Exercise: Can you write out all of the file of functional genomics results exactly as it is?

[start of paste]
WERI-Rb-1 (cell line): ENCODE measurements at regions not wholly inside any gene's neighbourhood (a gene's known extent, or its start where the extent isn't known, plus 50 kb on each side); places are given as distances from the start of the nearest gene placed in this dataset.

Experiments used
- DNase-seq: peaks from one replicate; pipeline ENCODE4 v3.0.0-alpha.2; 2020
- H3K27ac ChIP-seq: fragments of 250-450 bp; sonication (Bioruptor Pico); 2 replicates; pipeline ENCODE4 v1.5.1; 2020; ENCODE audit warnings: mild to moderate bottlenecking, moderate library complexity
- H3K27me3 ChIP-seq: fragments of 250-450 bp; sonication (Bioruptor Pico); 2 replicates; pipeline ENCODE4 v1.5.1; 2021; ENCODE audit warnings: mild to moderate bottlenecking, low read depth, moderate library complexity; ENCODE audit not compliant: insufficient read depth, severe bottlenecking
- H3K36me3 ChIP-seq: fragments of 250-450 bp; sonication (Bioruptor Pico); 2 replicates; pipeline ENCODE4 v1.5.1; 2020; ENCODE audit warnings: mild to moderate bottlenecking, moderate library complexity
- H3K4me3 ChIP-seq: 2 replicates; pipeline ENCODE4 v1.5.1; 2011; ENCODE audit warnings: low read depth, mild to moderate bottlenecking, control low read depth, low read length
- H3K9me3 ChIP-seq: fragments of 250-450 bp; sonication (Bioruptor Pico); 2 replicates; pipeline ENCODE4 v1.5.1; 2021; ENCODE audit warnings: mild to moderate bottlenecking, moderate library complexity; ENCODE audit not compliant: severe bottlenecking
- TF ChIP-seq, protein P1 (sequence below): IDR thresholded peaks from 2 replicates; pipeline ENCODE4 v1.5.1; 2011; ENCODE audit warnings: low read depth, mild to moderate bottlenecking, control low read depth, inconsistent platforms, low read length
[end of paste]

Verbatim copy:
WERI-Rb-1 (cell line): ENCODE measurements at regions not wholly inside any gene's neighbourhood (a gene's known extent, or its start where the extent isn't known, plus 50 kb on each side); places are given as distances from the start of the nearest gene placed in this dataset.

Experiments used
- DNase-seq: peaks from one replicate; pipeline ENCODE4 v3.0.0-alpha.2; 2020
- H3K27ac ChIP-seq: fragments of 250-450 bp; sonication (Bioruptor Pico); 2 replicates; pipeline ENCODE4 v1.5.1; 2020; ENCODE audit warnings: mild to moderate bottlenecking, moderate library complexity
- H3K27me3 ChIP-seq: fragments of 250-450 bp; sonication (Bioruptor Pico); 2 replicates; pipeline ENCODE4 v1.5.1; 2021; ENCODE audit warnings: mild to moderate bottlenecking, low read depth, moderate library complexity; ENCODE audit not compliant: insufficient read depth, severe bottlenecking
- H3K36me3 ChIP-seq: fragments of 250-450 bp; sonication (Bioruptor Pico); 2 replicates; pipeline ENCODE4 v1.5.1; 2020; ENCODE audit warnings: mild to moderate bottlenecking, moderate library complexity
- H3K4me3 ChIP-seq: 2 replicates; pipeline ENCODE4 v1.5.1; 2011; ENCODE audit warnings: low read depth, mild to moderate bottlenecking, control low read depth, low read length
- H3K9me3 ChIP-seq: fragments of 250-450 bp; sonication (Bioruptor Pico); 2 replicates; pipeline ENCODE4 v1.5.1; 2021; ENCODE audit warnings: mild to moderate bottlenecking, moderate library complexity; ENCODE audit not compliant: severe bottlenecking
- TF ChIP-seq, protein P1 (sequence below): IDR thresholded peaks from 2 replicates; pipeline ENCODE4 v1.5.1; 2011; ENCODE audit warnings: low read depth, mild to moderate bottlenecking, control low read depth, inconsistent platforms, low read length